“The weapons that are exported are machine guns and handguns, in addition to detonators, and [explosive] materials such as TNT and C-4. As for the rest of the materials from which bombs are made, they are available in the local market,” the former Hizbullah operative said.
“The Lebanese security services are aware of all these transactions, but they cannot talk about them what with the collapse of the Lebanese state, and what happened in the port of Beirut [the huge explosion last August] was a small example of what Hizbullah owns inside Lebanon. The army, Interior Ministry, customs service, ports and airport are all under the control of Hizbullah,” R.O. said.
Ibrahim Al Moussawi, a Shiite member of the Loyalty to the Resistance Bloc, the political wing of Hizbullah in the Lebanese parliament, told The Media Line that accusations against Hizbullah of smuggling and trading in drugs are untrue, saying, “What Saudi Arabia did is part of the campaign to starve the Lebanese people in the service of American, Western, and Israeli interests. We do not trade in drugs, and it is forbidden according to Sharia, and the secretary-general of the party, Hassan Nasrallah, has denied these accusations several times.”
He added, “This is nonsense and false accusations against the Lebanese resistance. Saudi Arabia must tighten its security, but not at the expense of the Lebanese people.”
Ibrahim Al-Tarshihi, head of the farmers and peasants’ association in Lebanon’s Bekaa region, told local Lebanese media outlets that “Lebanese agricultural production is innocent of the charge of exporting drugs to the Kingdom of Saudi Arabia.”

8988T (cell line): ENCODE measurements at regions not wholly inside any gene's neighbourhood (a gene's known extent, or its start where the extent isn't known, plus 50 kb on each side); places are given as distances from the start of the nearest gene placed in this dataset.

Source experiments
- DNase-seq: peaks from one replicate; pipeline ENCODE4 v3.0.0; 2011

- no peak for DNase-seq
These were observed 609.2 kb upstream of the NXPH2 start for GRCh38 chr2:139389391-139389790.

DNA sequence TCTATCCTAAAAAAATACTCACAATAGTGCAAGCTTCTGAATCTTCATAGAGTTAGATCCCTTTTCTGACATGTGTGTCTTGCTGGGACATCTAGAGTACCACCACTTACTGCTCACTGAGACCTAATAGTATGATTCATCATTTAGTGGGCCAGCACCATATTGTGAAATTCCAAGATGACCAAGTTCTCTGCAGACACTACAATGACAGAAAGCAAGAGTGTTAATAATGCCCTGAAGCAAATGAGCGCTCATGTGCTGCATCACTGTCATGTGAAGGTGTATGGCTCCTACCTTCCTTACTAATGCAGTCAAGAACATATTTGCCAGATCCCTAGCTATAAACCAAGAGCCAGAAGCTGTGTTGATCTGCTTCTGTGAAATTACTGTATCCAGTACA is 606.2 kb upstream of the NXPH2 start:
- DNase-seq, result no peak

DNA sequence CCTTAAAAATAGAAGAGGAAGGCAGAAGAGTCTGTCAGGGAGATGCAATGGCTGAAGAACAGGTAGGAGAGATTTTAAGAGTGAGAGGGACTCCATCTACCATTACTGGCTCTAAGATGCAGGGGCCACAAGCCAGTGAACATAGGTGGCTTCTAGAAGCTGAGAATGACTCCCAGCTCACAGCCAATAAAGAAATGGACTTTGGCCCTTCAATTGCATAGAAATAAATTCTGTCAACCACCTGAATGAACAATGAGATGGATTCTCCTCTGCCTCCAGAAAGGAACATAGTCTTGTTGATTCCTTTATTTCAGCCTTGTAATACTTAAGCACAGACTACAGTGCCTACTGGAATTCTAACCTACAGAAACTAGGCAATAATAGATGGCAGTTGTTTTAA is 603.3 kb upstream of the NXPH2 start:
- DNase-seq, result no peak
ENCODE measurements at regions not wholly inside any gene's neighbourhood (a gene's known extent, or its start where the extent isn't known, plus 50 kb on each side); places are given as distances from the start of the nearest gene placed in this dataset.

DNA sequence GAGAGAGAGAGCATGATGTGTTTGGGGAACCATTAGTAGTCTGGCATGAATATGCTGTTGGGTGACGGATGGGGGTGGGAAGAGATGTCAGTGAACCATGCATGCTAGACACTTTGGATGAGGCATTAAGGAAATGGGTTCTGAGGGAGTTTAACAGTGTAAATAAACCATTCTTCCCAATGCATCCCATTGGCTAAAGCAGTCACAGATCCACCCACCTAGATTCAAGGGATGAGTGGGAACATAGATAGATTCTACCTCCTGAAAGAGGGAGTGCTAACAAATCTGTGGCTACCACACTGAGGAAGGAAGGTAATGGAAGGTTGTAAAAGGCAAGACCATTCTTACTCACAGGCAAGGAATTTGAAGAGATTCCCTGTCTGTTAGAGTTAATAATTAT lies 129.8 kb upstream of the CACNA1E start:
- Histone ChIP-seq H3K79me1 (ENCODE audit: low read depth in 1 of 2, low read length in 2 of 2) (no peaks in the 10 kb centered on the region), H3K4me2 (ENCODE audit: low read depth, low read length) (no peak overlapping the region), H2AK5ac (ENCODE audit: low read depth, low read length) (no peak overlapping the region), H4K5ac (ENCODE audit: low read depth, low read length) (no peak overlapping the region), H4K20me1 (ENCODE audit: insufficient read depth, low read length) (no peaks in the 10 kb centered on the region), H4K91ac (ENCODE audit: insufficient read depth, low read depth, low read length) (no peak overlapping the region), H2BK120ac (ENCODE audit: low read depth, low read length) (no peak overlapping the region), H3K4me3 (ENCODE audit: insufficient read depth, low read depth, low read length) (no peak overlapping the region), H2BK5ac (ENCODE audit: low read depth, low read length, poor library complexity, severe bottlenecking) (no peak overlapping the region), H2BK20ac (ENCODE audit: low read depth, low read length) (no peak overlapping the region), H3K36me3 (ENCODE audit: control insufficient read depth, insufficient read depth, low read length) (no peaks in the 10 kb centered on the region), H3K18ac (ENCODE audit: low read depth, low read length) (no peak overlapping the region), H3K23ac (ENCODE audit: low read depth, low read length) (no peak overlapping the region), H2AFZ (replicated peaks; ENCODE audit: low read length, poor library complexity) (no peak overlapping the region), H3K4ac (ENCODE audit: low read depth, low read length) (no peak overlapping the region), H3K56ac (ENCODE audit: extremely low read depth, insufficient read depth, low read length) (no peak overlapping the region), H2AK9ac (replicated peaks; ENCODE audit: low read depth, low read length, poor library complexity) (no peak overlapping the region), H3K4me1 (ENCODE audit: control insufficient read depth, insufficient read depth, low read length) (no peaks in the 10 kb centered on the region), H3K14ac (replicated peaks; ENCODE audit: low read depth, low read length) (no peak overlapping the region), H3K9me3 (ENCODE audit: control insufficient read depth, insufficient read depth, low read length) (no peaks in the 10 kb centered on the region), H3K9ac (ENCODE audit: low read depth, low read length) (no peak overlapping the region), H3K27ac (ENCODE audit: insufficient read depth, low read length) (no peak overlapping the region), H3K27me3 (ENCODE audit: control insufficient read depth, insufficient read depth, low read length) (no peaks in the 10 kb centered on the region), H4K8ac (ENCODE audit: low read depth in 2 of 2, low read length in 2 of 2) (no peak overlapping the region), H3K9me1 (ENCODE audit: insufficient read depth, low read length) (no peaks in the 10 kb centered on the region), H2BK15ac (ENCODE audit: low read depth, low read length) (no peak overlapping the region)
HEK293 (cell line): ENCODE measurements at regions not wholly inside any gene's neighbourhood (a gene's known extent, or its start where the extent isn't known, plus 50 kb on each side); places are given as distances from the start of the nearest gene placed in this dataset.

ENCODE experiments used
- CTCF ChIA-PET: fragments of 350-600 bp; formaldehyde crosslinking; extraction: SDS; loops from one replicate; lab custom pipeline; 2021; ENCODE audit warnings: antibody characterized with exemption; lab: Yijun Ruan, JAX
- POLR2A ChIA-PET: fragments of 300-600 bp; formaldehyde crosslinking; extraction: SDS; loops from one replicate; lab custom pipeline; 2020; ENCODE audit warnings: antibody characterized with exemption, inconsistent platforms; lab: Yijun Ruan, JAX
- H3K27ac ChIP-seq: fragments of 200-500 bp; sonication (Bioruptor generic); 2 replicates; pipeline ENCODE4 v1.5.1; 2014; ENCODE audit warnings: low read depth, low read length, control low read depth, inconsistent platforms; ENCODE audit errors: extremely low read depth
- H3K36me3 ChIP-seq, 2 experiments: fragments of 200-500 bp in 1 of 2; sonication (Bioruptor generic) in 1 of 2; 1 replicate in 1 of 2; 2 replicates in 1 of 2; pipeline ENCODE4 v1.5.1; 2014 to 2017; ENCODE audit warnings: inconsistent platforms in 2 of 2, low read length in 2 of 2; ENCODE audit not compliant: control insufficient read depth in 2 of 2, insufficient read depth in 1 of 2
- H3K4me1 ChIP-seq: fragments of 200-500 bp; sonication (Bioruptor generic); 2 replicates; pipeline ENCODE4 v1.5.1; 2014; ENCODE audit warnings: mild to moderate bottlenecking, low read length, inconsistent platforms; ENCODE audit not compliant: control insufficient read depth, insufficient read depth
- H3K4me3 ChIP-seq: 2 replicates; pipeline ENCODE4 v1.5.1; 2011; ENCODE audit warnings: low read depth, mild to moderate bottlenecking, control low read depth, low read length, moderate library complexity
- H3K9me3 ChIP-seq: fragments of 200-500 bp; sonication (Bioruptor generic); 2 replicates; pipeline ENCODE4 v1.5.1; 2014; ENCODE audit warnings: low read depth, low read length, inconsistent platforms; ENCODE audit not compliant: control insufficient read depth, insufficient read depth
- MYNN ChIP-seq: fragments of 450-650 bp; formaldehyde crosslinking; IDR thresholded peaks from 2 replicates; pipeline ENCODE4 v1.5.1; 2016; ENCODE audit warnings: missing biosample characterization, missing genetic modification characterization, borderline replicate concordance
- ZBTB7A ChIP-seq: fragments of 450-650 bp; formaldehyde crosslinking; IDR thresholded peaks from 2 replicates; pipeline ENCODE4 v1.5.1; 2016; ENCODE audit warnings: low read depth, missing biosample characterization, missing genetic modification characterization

He added, “Lebanon does not have pomegranates to export. We have noticed for several years that there are goods from several countries that are exported as Lebanese goods. … Perhaps Syria is the one who exported this shipment as Lebanese.”
Badr Abdulaziz, a Bahraini political and security expert, told The Media Line that Bahrain had several times “confiscated land shipments of Lebanese goods containing weapons or drugs.
“There are dozens of [Bahraini Shiite] fighters whom Bahrain previously announced that Hizbullah had trained in camps in Shebaa Farms or in the southern suburbs of Beirut, but the Lebanese state did not respond to Bahrain or even the Gulf states in this matter,” Abdulaziz said.
“The Saudi decision should have been taken a long time ago, and what Saudi Arabia announced about 200 million [sic] narcotic tablets is but a small part of what Hizbullah tried to smuggle,” he said.
“We all know that the Lebanese state is weak and that Hizbullah controls all the important institutions in it, but the Gulf states cannot allow Lebanon to be a source of drugs or weapons or a training ground for outlaws to destabilize security and stability in the Gulf states,” Abdulaziz said.
“Previously, five or six shipments were seized coming from Lebanon, and this shipment that Saudi Arabia has now seized is perhaps the largest. We in the Gulf countries have not been harmed [by the import ban]. We have other sources to compensate for the simple shortage of vegetables, fruits and other Lebanese products, so the only loser is the Lebanese people,” the Bahraini analyst said.
“An investigation in Bahrain proved that the Lebanese Hizbullah group was planning to try to smuggle weapons into Bahrain, which were seized on a bus coming from Iraq carrying Bahraini Shiite visitors, and although the shipment was coming from Iraq, Hizbullah was responsible for smuggling it,” Abdulaziz said.
Muhammad al-Qubban, a Saudi security expert, told The Media Line, “Over the past six years, Saudi Arabia has seized more than 600 million drug pills arriving in shipments from Lebanon.”
“The decision of the Saudi authorities is a message to Lebanon, that the state, and not political parties and militias in the country, is the responsible actor. Saudi Arabia has informed the Lebanese authorities several times about the smuggling of weapons and drugs from Beirut, but there was no response,” he said.
“Seventy-five percent of the shipments that Lebanon sends to the Gulf contain drugs or weapons and other prohibited items. It is the responsibility of the Lebanese authorities to inspect all containers before they leave Lebanon,” Qubban said.